Mercury's surface in "enhanced color," a color scheme created to emphasize color differences. This is not what Mercury would look like to the human eye, but by applying mathematical analysis to images, color differences can be accentuated beyond those visible to a person.
Mount Rushmore National Memorial under construction.
The workers had to endure conditions that varied from blazing hot to bitterly cold and windy. Each day they climbed 700 stairs to the top of the mountain to punch-in on the time clock. Then 3/8 inch thick steel cables lowered them over the front of the 500-foot face of the mountain in a "bosun chair." Despite the dangers, no one was killed during the project.
Otters in Glacier Bay National Park and Preserve, Alaska.
The sea otter population of Glacier Bay has increased dramatically in the past 20 years. Ecologists consider sea otters a keystone species here. Otters consume vast quantities of clams, urchins, crabs, and other invertebrates and their presence creates ripples through the ecosystem. NPS photo.
Every day someone like you becomes a wildland wildfire fighter, a teacher, a trail-builder, a museum curator, or a park ranger. Discover your opportunities in national parks. Come to play. Come to learn. Come to serve. Develop your environmental leadership skills. Find a job. Be the next generation to preserve and protect these great places.
With more than 80% of Americans living in urban areas, urban parks are more important than ever. The father of American landscape architecture, Frederick Law Olmsted, said of urban parks:
It is one great purpose of the Park to supply to the hundreds of thousands of tired workers, who have no opportunity to spend their summers in the country, a specimen of God's handiwork that shall be to them, inexpensively, what a month or two in the White Mountains or the Adirondacks is, at great cost, to those in easier circumstances.
On January 20, 2017, the Acting Secretary of the Interior designated Debra L. DuMontier to serve as the Acting Special Trustee for American Indians.
Ms. DuMontier has served Indian country for 22 years in various tribal and federal government capacities. She has extensive experience in Federal Indian law, regulations, and policy. Until her designation as Acting Special Trustee, Ms. DuMontier served as the Deputy Special Trustee for the Office of the Special Trustee for American Indians (OST), Department of the Interior, providing executive leadership to a staff of over 600 employees, which manage Indian financial trust resources totaling approximately $5 billion. These trust funds are held in 3,400 trust accounts for more than 250 Indian tribes and 400,000 Individual Indian Money (IIM) accounts. In addition to her role as the Deputy Special Trustee, Deb also served simultaneously as the Deputy Special Trustee-Business Management for OST. She is a licensed attorney with the State of Montana and served as former legal counsel for the Confederated Salish and Kootenai Tribes of the Flathead Nation, a large land-based Indian tribe located in Northwest Montana, fully exercising self-governance. Ms. DuMontier was appointed to the Equal Justice Task Force by the Montana Supreme Court and invited to participate on legislative review workgroups for the Indian Land Consolidation Act Amendments and American Indian Probate Reform Act. Her tribal affiliation is the Confederated Salish and Kootenai Tribes of the Flathead Nation and her family resides in Arlee, Montana.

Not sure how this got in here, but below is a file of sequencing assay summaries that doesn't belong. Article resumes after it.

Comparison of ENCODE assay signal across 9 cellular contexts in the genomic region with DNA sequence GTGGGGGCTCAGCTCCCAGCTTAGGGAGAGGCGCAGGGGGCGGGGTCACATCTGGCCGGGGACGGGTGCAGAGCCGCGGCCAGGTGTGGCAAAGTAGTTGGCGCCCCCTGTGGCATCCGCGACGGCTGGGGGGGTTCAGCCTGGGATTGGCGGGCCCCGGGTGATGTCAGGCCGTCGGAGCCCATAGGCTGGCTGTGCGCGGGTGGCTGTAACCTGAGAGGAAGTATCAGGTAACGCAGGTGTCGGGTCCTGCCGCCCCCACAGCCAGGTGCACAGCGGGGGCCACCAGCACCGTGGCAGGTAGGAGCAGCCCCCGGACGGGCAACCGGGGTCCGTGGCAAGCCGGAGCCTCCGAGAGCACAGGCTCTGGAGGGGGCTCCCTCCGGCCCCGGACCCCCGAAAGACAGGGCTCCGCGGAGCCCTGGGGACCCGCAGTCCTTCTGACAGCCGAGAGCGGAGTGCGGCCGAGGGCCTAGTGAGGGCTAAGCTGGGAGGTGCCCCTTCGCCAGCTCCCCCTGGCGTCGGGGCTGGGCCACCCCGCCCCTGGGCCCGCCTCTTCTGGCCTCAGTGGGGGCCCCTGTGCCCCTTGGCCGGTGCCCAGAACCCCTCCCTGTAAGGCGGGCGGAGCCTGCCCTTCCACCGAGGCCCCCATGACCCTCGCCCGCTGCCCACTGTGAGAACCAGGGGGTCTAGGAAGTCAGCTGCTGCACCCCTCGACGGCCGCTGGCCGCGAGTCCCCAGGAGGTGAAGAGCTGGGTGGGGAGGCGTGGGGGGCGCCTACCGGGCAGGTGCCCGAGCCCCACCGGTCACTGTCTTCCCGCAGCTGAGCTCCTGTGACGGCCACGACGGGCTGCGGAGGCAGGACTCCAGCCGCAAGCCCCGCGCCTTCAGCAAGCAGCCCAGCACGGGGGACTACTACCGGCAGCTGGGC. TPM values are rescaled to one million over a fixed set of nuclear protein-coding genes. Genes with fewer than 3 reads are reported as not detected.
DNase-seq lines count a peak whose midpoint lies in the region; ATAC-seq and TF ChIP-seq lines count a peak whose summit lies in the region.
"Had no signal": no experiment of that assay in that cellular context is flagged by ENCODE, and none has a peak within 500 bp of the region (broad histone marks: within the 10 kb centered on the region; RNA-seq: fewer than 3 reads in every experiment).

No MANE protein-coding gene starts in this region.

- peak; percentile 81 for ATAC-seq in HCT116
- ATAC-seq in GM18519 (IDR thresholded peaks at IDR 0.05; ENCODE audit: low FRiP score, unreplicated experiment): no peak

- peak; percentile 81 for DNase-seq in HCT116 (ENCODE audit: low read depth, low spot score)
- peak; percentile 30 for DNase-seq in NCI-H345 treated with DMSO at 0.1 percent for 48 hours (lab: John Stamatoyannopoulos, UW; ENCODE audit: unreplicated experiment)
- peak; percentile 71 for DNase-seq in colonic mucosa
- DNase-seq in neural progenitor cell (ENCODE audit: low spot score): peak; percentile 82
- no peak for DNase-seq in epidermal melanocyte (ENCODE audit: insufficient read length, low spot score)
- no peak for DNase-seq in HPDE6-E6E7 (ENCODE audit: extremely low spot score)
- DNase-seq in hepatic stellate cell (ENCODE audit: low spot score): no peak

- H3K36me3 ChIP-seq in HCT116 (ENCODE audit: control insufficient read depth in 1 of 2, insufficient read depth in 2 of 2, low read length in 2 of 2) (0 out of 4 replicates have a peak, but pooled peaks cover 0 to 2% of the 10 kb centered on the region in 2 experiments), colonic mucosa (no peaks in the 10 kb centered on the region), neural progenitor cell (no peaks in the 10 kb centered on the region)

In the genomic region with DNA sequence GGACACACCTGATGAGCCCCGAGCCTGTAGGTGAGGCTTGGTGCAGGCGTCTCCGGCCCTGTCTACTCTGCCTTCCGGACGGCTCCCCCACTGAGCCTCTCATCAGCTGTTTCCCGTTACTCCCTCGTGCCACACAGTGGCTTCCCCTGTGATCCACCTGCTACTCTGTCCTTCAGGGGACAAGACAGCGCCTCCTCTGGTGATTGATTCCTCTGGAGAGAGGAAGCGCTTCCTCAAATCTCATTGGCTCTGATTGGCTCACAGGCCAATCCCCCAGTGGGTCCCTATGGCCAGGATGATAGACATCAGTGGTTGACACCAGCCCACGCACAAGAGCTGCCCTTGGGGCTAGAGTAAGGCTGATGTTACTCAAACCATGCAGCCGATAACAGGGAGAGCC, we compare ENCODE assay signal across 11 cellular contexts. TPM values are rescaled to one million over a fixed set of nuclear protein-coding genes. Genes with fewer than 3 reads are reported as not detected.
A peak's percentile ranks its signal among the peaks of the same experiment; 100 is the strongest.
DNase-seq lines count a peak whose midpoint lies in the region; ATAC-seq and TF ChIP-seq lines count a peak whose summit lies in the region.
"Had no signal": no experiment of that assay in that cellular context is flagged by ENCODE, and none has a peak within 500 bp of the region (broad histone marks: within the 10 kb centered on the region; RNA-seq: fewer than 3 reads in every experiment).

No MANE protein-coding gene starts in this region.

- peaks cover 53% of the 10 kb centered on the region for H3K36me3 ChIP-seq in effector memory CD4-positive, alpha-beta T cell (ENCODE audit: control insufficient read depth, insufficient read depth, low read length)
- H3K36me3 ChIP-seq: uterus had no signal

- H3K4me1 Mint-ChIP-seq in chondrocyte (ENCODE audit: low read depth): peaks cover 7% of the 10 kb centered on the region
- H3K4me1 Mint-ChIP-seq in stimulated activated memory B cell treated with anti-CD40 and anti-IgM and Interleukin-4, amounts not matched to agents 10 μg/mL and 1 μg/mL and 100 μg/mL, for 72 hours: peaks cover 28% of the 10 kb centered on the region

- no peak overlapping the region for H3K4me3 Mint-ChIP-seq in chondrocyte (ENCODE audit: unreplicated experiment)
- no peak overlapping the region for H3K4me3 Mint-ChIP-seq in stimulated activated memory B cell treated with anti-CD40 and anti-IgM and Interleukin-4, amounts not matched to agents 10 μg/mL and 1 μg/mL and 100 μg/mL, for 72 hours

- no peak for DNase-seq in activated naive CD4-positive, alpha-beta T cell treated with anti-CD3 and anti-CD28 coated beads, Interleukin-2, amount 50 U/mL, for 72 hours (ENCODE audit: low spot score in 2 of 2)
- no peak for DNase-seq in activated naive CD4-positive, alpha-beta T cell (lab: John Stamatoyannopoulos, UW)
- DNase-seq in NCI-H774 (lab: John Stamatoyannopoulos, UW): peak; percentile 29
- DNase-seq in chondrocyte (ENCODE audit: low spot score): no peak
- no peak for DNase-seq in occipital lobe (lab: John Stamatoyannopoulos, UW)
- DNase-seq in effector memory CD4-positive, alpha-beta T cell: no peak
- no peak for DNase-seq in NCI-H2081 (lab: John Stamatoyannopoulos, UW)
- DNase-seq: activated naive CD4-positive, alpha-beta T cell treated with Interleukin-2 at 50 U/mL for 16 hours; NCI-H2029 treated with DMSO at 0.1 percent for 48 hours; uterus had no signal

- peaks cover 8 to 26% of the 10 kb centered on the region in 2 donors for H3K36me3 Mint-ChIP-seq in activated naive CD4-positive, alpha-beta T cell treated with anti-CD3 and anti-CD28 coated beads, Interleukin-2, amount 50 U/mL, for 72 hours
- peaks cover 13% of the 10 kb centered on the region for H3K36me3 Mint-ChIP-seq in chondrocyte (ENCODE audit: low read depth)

To request a meeting with the Acting Special Trustee, please use the provided form - Click Here